HAITI -- January 13, 2010 at 11:59 AM ET
Initial U.S. Effort Focused on Saving Lives
The top coordinator for the U.S. response to the massive earthquake in Haiti said the government's first priority is to direct resources toward finding and rescuing people trapped by the earthquake.
The U.S. Agency for International Development's Administrator Rajiv Shah said at a news conference Wednesday that President Barack Obama's first priority for the first 72 hours after the earthquake is to find people who need to be rescued. He said two 72-person urban search and rescue teams are on their way to Port-au-Prince to help people trapped by earthquake rubble, with a third team preparing to depart.
State Department official Cheryl Mills said that most of the damage caused by the earthquake is in the Haitian capital of Port-au-Prince and that telecommunications there are severely limited. She said the U.S. ambassador to Haiti has reached Haitian President Rene Garcia Preval and that he is safe.
The U.S. Embassy is also still standing and serving as a support hub. There are 45,000 American citizens living in Haiti, she added.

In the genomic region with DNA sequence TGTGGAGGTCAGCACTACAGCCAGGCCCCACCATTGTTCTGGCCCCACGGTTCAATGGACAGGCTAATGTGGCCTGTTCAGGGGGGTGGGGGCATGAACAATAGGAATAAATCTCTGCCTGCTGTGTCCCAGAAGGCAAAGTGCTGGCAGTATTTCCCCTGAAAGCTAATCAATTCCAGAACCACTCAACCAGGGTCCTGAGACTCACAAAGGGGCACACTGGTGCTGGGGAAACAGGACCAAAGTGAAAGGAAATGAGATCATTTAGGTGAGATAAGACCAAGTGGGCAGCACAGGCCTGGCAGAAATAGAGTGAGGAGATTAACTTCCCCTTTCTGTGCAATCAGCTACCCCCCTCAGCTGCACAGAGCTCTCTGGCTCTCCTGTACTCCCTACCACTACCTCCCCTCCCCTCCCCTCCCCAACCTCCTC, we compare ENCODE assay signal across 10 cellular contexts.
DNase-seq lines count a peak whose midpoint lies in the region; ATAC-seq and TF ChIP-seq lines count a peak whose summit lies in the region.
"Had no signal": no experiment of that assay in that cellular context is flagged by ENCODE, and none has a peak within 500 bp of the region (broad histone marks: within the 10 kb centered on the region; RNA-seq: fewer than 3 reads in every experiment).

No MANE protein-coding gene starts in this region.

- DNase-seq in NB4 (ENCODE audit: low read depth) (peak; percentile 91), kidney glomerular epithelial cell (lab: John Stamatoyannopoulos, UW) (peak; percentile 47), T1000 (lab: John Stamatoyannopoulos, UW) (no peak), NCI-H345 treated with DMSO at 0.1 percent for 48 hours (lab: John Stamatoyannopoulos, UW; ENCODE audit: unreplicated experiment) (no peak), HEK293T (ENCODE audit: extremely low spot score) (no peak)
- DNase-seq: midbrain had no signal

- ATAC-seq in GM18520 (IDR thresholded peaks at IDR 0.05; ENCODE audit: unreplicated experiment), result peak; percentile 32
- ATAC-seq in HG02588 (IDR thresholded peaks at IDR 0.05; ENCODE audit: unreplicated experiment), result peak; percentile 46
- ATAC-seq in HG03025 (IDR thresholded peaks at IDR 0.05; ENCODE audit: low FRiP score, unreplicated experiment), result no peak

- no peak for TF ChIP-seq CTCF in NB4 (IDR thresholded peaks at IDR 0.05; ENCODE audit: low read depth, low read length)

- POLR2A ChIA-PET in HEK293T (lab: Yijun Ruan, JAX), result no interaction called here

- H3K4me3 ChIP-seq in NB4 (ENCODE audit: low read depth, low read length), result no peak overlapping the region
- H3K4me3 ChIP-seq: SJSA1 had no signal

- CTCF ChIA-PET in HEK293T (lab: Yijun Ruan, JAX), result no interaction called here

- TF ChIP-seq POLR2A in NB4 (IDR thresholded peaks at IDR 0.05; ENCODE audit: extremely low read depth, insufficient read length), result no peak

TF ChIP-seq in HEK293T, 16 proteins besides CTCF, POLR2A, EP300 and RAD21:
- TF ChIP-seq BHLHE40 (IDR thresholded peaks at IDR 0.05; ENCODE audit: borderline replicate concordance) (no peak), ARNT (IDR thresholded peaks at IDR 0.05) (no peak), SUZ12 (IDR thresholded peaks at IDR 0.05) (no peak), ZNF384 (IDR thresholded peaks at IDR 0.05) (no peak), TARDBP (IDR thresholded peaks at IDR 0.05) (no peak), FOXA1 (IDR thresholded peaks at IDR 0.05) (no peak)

Commander of the U.S. Southern Command, Air Force Gen. Douglas Fraser said that the Defense Department has already routed aircraft carrier USS Carl Vinson to Haiti, which will provide helicopters. Other Coast Guard and Defense Department ships are in the area, and while they do not have large humanitarian relief supplies, some ships can provide helicopters.
The Port-au-Prince airport, Fraser said, has an accessible runway but the air traffic control tower has limited function. The U.S. military is pushing to secure that airport and get it running.
He said the military is also seriously considering sending about 2,000 U.S. Marines aboard an amphibious ship to the region.
Responding to a reporter's question, Fraser said he has been told that the situation on the ground is calm and that the troops would likely be used for life-saving efforts.
Shah said the federal government is also planning how to provide food, water and other infrastructure.
"We will have quite a lot of work to do in days and weeks ahead," he said.
Shah was sworn in on Friday, and drew attention during his consideration for the post because he is only 36 years old.